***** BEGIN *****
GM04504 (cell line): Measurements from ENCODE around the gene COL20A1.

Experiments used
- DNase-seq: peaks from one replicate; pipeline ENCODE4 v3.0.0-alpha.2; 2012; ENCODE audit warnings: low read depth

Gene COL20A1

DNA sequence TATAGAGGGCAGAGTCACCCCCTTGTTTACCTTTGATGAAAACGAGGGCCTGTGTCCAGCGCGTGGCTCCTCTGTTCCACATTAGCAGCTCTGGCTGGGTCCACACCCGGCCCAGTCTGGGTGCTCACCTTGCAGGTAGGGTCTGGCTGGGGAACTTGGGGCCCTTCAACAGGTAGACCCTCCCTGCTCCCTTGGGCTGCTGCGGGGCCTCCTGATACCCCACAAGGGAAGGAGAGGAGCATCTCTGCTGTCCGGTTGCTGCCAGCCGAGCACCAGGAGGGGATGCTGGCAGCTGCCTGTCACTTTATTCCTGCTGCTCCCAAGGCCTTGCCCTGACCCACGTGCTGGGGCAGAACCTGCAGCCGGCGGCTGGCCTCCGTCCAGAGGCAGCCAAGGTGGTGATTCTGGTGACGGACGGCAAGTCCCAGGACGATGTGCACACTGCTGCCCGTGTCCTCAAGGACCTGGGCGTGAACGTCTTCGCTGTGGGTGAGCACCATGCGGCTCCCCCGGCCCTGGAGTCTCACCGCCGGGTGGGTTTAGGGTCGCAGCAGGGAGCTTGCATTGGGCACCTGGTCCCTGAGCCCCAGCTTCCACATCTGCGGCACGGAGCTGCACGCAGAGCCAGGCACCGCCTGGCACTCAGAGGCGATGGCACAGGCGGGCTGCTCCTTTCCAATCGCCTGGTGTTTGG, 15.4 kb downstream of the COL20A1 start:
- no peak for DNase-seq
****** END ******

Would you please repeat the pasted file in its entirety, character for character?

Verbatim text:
GM04504 (cell line): Measurements from ENCODE around the gene COL20A1.

Experiments used
- DNase-seq: peaks from one replicate; pipeline ENCODE4 v3.0.0-alpha.2; 2012; ENCODE audit warnings: low read depth

Gene COL20A1

DNA sequence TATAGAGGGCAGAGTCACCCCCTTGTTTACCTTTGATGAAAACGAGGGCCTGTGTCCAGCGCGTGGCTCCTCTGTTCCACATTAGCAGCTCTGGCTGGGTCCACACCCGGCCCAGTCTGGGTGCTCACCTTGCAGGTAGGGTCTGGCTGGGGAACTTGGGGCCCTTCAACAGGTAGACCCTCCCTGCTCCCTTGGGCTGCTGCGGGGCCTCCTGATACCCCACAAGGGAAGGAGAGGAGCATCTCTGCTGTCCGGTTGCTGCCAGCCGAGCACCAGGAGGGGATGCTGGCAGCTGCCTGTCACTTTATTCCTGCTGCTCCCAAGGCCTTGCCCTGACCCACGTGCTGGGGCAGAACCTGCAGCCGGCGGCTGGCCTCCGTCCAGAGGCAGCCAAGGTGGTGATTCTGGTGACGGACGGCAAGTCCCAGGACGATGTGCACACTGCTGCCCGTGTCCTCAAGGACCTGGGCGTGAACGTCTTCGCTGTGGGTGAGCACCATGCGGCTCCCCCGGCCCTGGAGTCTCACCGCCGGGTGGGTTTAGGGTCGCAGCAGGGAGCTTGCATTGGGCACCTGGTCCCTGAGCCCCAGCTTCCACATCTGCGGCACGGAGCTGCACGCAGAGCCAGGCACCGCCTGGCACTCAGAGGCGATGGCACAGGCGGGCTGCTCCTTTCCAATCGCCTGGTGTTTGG, 15.4 kb downstream of the COL20A1 start:
- no peak for DNase-seq